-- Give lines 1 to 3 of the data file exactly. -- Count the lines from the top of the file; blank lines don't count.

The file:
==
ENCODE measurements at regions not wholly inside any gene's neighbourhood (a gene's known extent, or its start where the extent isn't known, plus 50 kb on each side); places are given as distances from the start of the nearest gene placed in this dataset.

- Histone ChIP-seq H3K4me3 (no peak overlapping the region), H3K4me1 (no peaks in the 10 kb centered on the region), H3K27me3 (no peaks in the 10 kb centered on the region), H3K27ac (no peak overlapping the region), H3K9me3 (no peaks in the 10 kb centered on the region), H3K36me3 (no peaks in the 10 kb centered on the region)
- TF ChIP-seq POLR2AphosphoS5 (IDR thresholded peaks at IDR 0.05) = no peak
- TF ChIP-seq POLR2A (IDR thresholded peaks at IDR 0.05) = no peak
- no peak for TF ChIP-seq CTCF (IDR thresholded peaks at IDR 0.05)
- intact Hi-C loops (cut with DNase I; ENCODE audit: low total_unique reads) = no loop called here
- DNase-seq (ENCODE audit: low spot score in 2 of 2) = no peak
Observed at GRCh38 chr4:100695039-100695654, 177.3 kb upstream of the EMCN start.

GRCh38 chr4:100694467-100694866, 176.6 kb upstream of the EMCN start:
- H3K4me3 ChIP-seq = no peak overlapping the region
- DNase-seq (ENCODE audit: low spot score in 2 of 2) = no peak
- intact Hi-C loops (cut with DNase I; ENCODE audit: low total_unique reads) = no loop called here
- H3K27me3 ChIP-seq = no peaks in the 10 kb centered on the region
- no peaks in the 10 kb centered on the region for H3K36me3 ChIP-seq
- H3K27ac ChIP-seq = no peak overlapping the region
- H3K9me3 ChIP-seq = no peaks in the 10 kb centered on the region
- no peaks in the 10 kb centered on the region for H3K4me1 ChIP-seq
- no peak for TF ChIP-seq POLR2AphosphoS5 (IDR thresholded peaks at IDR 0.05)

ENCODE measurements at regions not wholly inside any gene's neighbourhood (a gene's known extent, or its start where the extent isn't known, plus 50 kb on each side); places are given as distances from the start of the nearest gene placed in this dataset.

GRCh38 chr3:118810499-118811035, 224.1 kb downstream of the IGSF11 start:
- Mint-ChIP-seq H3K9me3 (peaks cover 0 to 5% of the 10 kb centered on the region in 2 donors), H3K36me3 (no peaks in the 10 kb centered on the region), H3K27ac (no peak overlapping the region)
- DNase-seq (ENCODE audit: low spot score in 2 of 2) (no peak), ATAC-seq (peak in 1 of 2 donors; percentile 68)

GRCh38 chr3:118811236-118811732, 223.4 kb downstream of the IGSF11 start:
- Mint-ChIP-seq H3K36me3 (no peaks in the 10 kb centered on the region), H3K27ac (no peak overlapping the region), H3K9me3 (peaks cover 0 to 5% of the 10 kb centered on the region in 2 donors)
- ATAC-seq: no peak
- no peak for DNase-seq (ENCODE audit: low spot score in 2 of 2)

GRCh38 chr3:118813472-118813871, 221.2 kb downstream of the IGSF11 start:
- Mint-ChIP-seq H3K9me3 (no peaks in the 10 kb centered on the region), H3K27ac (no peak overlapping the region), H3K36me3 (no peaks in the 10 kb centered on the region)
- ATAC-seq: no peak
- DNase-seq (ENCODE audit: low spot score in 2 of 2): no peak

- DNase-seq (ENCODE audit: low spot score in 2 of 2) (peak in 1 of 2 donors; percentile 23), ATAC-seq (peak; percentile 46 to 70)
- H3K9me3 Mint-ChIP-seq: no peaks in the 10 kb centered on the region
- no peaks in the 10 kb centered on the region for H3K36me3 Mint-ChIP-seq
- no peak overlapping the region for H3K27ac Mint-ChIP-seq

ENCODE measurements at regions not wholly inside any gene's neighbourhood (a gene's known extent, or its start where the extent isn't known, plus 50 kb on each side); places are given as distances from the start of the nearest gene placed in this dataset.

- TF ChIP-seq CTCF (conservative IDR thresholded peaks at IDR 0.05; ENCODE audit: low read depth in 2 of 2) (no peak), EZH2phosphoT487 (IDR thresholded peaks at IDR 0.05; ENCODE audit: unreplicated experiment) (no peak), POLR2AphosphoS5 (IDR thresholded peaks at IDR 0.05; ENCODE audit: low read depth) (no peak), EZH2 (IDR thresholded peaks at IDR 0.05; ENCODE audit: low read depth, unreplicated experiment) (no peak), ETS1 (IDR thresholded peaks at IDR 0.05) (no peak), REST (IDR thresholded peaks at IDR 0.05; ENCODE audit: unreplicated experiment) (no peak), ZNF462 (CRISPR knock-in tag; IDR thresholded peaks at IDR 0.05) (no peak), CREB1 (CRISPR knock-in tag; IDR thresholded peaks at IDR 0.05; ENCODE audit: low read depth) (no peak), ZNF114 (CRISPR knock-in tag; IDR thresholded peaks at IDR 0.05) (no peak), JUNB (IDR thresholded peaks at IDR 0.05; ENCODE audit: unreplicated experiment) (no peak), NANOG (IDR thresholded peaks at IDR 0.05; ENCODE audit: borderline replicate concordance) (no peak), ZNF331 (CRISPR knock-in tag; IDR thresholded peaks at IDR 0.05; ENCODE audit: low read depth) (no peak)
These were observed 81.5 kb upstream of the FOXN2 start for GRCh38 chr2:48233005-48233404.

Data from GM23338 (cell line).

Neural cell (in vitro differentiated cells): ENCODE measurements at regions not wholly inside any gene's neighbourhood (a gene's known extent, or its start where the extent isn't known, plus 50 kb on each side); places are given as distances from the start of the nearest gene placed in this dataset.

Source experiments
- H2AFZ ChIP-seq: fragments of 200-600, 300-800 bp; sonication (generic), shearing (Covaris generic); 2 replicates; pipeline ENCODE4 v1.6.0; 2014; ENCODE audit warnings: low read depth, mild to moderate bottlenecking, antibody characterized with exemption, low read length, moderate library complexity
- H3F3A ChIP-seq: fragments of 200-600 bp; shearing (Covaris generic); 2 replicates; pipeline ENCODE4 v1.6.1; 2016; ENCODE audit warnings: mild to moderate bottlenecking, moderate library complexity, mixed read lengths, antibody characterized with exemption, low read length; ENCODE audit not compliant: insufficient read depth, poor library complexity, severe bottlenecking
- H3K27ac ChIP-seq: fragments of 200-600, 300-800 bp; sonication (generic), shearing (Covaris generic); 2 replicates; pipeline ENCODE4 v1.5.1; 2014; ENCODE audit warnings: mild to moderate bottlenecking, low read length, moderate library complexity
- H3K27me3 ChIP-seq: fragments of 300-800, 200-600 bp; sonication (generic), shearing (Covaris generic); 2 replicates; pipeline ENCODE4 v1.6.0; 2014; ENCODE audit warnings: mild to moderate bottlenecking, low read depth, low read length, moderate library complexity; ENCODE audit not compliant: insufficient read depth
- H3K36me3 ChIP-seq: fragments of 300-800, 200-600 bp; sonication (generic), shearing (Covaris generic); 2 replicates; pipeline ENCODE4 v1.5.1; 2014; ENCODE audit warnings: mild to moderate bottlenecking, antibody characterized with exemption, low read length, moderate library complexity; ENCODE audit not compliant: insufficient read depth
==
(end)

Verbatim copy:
ENCODE measurements at regions not wholly inside any gene's neighbourhood (a gene's known extent, or its start where the extent isn't known, plus 50 kb on each side); places are given as distances from the start of the nearest gene placed in this dataset.

- Histone ChIP-seq H3K4me3 (no peak overlapping the region), H3K4me1 (no peaks in the 10 kb centered on the region), H3K27me3 (no peaks in the 10 kb centered on the region), H3K27ac (no peak overlapping the region), H3K9me3 (no peaks in the 10 kb centered on the region), H3K36me3 (no peaks in the 10 kb centered on the region)
- TF ChIP-seq POLR2AphosphoS5 (IDR thresholded peaks at IDR 0.05) = no peak